Live Oak International is recognized as one of the largest and most prestigious equestrian events held in the United States, by competitors and spectators from around the globe. Now in its 28th year, this annual event is a showcase for some of the best combined driving and show-jumping events in the world, drawing top drivers, top riders, trainers, coaches and owners from across the United States, Canada, Asia, South America and Europe.
When March rolls around, the 4,500-acre family farm, becomes a hub of activity and excitement. In 2018, top equestrian athletes, including Olympians and World Cup Champions, descended on this world-class venue to compete at Live Oak and this year promises to be even bigger than any previous year. The show-jumping events includes the $10,000 Waldron Private Wealth Power & Speed competition, two $35,700 Longines World Ranking Classes, and culminates with the thrilling $100,000 CSI-W3* Longines FEI World Cup Jumping Qualifier Grand Prix on Sunday, March 10. It is the last chance for U.S. riders to qualify for the 2019 Longines FEI World Cup™ Final in Gothenburg, Sweden.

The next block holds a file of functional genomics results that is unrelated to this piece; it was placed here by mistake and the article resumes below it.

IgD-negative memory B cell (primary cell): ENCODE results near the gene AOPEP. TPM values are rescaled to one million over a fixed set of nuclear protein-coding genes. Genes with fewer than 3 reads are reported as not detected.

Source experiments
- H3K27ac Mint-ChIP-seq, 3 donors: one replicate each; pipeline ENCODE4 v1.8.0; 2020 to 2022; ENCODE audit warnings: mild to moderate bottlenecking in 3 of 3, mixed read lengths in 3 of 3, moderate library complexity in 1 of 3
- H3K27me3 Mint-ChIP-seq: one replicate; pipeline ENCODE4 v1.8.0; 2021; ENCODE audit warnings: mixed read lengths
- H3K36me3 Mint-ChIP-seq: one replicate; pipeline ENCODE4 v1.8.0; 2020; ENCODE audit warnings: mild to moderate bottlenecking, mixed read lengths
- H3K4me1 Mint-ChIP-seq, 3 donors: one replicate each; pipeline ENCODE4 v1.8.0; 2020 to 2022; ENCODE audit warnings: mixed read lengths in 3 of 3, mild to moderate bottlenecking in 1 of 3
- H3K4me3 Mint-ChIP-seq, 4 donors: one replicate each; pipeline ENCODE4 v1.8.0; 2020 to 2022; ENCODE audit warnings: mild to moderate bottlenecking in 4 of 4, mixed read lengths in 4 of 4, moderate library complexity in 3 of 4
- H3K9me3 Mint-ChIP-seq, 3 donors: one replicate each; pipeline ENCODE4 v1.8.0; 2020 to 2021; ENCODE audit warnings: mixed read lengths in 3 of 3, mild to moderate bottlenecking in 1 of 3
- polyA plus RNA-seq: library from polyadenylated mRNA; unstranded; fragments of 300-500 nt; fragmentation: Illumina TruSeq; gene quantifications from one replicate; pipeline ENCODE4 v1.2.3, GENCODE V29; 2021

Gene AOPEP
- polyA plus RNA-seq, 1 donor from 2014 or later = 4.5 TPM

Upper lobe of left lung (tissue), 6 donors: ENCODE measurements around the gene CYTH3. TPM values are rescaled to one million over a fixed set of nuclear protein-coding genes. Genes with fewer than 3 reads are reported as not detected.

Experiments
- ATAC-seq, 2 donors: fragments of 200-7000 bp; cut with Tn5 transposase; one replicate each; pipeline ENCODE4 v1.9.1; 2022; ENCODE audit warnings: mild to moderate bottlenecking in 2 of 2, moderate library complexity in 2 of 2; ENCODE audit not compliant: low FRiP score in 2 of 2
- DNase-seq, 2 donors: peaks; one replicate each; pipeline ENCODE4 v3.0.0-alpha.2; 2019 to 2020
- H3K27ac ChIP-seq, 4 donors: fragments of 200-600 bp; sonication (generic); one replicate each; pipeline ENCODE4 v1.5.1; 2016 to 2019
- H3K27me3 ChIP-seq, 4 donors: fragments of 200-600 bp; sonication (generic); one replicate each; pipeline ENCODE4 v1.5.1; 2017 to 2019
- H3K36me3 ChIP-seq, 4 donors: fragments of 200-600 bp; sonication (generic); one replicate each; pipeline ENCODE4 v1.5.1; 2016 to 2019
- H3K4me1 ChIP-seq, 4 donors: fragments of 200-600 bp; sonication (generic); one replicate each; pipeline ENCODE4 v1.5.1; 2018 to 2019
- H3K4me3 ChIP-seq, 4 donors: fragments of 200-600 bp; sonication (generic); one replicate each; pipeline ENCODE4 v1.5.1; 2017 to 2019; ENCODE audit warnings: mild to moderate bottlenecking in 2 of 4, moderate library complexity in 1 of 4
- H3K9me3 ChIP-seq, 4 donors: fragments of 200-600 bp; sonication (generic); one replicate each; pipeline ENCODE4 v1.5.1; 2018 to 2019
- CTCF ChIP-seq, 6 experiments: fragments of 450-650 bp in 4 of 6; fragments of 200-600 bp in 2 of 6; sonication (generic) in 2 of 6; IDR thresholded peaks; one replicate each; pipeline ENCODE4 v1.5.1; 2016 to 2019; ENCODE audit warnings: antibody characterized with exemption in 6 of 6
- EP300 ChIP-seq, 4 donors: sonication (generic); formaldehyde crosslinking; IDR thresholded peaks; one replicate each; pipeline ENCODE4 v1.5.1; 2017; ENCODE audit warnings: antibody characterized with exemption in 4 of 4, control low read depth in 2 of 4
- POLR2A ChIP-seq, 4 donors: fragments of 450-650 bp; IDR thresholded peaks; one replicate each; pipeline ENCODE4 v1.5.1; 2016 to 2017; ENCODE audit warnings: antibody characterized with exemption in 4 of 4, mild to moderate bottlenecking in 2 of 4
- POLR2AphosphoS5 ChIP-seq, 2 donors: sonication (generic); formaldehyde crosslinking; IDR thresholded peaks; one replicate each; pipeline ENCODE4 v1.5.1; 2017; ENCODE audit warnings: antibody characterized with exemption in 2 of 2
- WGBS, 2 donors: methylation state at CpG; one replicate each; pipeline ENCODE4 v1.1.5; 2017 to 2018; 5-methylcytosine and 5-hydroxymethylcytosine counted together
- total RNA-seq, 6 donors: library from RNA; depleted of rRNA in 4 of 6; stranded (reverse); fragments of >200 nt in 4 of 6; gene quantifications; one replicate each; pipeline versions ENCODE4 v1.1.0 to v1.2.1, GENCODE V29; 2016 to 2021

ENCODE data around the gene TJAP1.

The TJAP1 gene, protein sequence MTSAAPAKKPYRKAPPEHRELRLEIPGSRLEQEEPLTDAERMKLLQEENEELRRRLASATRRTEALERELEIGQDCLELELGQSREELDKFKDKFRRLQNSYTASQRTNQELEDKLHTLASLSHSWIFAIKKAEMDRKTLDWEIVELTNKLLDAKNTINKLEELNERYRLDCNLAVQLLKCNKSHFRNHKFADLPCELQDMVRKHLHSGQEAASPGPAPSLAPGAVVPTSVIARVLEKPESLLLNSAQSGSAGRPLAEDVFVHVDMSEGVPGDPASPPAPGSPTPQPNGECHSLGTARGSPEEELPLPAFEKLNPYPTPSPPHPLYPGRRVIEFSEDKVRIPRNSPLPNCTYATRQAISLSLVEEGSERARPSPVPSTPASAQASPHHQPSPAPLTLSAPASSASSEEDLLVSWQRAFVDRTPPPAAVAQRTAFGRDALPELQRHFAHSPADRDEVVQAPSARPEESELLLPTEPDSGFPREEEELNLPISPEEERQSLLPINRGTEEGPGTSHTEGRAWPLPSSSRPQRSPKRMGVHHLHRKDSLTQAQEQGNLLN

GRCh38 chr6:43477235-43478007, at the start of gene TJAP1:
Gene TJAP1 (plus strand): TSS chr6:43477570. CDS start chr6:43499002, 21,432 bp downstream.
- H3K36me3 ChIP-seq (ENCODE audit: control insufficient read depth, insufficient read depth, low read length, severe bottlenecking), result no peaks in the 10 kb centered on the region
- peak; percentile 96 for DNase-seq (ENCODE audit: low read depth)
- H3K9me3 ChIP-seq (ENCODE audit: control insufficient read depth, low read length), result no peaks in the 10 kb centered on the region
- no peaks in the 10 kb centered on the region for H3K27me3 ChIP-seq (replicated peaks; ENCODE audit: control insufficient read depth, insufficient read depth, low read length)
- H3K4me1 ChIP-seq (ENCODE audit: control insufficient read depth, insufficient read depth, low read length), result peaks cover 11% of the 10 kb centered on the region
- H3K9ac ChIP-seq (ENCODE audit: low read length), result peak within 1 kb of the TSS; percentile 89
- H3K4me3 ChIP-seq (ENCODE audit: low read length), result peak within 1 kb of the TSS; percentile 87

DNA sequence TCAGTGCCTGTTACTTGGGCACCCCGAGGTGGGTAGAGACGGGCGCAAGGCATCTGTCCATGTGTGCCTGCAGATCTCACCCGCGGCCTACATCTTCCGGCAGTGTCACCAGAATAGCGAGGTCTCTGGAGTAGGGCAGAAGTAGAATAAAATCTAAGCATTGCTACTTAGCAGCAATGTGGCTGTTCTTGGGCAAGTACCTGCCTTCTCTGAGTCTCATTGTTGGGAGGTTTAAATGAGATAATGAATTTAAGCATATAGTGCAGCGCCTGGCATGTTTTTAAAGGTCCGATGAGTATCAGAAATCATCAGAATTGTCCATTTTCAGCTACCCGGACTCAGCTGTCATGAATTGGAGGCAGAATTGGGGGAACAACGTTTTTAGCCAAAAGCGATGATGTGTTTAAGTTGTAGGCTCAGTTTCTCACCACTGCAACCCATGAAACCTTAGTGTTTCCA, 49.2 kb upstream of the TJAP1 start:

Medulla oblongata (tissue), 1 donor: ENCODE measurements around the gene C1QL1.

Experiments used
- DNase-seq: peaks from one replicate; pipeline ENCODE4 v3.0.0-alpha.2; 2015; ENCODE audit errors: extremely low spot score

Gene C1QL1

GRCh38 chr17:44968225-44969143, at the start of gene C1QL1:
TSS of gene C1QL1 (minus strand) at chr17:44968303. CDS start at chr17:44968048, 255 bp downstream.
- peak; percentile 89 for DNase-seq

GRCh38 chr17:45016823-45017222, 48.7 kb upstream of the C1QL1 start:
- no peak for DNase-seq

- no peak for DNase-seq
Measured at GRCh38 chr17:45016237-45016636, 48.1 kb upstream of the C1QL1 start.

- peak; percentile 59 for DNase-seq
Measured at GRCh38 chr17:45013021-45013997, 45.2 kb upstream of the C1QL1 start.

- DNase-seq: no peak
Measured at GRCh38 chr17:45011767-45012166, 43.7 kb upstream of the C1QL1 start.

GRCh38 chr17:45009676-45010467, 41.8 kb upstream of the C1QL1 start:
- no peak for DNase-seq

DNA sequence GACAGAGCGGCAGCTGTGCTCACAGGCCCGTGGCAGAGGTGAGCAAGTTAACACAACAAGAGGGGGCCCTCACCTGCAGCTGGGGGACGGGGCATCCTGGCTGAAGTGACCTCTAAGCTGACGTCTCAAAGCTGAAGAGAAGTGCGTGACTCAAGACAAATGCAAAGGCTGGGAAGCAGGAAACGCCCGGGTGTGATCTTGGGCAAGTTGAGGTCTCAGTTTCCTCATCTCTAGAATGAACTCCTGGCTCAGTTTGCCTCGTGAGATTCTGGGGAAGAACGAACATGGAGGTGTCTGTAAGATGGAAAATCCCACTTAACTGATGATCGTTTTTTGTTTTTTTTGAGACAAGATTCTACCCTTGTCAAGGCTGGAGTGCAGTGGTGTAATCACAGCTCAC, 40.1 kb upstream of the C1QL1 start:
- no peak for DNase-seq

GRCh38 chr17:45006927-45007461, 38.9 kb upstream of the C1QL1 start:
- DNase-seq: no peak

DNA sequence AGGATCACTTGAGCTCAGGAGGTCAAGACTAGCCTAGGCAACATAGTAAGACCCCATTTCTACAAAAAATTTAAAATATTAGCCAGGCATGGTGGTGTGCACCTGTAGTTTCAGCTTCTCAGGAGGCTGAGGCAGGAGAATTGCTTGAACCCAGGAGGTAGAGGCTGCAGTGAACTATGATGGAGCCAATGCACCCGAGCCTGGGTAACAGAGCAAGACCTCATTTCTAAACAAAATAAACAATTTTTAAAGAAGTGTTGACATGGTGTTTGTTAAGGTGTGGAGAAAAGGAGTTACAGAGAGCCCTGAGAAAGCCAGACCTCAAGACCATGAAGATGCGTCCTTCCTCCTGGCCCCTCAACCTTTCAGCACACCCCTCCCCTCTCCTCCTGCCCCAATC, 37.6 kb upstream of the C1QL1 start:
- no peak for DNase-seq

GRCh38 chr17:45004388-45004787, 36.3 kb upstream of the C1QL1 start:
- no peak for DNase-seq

“We usually have around 20 nations here to compete,” explains Chester Weber, who along with his sister Juliet Reid, serve as co-presidents for the event “It’s really become a family affair. My sister and my niece are both involved. This is a real passion for our family”